Normal service will not be resumed shortly

The pandemic is changing us in all sorts of ways, some obvious, others less so. It’s changing how I use this blog, inviting me – challenging me – to be more direct, more personal, in effect to communicate at a distance as I do face to face. Working with people, in groups and individually, is central to how I’ve approached community art, consultancy and research. Co-creation works when people sense and respond to a living situation in which they are all present. Its energy enables unforeseeable things – in my work, art, ideas and knowledge – to emerge from their interaction. Writing is a more conventional form of creativity, crafted by one person to communicate to others. Responses, if they come at all, come too late to change the work, though they might change how I think about it.

Still, in today’s enforced isolation, writing is a valuable resource, but how to use it well? Years ago, I realised that the advice I offered to friends or colleagues (something I’m much too quick to do) was usually advice I myself needed to hear. Similarly, writing appears to address an absent reader but it’s often most truthful when the writer is their own audience too. Most of what I’ve written here in recent days has involved me explaining what I think is happening to myself. Writing looks like an act of construction – look at this clever art I’ve made – but it’s really excavation, digging inside your own mind to discover what it’s thinking.

All of which is a longwinded way of saying that I’m writing here because it helps me live with what is happening. Sometimes, I’m the boy whistling in the dark, talking loudly to keep the monsters away. Sometimes, like now, I’m just trying to work out what I feel. If you’ve got this far, thank you for your patience. I’ll try to reward it by sharing what I’ve dug up most recently, which is that living through a crisis is exhausting. It makes an unending amount of work. For the past two weeks, I’ve felt like a character in a disaster movie, the ship is holed beneath the waterline and we’re all struggling to close watertight doors as the sea cascades over our heads and we shout orders at one another. Everything in my diary has vanished, but it has been replaced by a new series of videoconferences and calls, each of which generates further items for a to-do list that started – and ended – yesterday with 37 items on it. I’m one of those people who likes to keep their email inbox all but empty: that’s not happening any time soon.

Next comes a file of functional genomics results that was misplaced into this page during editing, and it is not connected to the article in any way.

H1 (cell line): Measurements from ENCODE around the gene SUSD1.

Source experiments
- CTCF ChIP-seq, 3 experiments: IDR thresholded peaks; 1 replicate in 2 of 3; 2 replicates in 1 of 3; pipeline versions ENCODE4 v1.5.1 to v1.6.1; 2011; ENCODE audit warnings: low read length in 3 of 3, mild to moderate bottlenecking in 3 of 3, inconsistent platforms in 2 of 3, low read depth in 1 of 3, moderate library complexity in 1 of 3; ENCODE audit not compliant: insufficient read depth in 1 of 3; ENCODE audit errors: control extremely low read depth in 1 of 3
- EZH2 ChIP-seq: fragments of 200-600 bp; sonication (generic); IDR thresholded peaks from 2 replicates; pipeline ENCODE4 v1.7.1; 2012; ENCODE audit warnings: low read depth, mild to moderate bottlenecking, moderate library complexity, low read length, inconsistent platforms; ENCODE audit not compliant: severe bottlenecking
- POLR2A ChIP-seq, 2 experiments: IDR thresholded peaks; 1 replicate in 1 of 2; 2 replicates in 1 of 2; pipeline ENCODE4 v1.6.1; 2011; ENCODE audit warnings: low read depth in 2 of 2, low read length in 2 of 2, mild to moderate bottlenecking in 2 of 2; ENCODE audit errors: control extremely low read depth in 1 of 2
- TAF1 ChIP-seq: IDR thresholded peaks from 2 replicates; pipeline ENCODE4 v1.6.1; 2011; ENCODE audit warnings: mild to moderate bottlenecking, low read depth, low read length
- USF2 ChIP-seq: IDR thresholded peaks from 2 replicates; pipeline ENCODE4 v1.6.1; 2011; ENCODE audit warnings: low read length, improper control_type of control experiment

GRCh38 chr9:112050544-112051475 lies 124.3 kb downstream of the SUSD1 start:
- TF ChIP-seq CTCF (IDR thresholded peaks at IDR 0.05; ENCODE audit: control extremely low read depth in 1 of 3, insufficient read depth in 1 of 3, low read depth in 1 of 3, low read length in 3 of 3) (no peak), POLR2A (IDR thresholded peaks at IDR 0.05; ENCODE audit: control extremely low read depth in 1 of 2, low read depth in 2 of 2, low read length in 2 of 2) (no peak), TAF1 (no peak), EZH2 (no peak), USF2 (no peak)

The stresses on the paid side of my life are matched by those on the personal side, including the needs of family, friends and neighbours. Those stresses are different for everyone: to take the most obvious example, living through this with small children is not the same as living through it with frail dependent, or both. Being freelance right now is terrifying, but so to, I imagine, is being responsible for a theatre or a museum and the livelihoods of dozens of people: that’s leadership. Even my elderly mother is overwhelmed by the calls and emails from concerned people who don’t realise that each enquiry is both a pleasure and another demand on her limited energy.

Yesterday I hit a wall. It took me two hours to get up, and when I did, I didn’t even go to my desk. The 37 items on my to-do list stayed where they were, where many of them have been for days. I cancelled one video call and would have postponed another if I’d not been beaten to it by someone similarly overwhelmed. I answered the most urgent emails from the sofa, and sent a couple that said, in effect, I can’t help. I’ve never done that before, and there are still 22 emails in the inbox. I did some laundry, and made family phone calls that took three hours, I fed the birds and myself. I went to bed at 10pm and woke up at 2am to write this. It’s okay; it really is. I don’t mind feeling overwhelmed by the rising water because minding doesn’t make any difference. I’m better off than many. This is how things are now, and I just have to learn how to deal with them.

So, if you’re waiting for an answer to your email, or a text I’ve promised, or for me to finish correcting some proofs, I am sorry for the delay. I’m not learning a new language or how to bake sourdough bread; I’m not watching theatre from the NT or finally discovering what the fuss was about Peaky Blinders. Like everyone else, I’m doing my best and I will get back to you. It will just take longer than usual. But the truth is, you’re probably not waiting at all: you’ve got your own problems.

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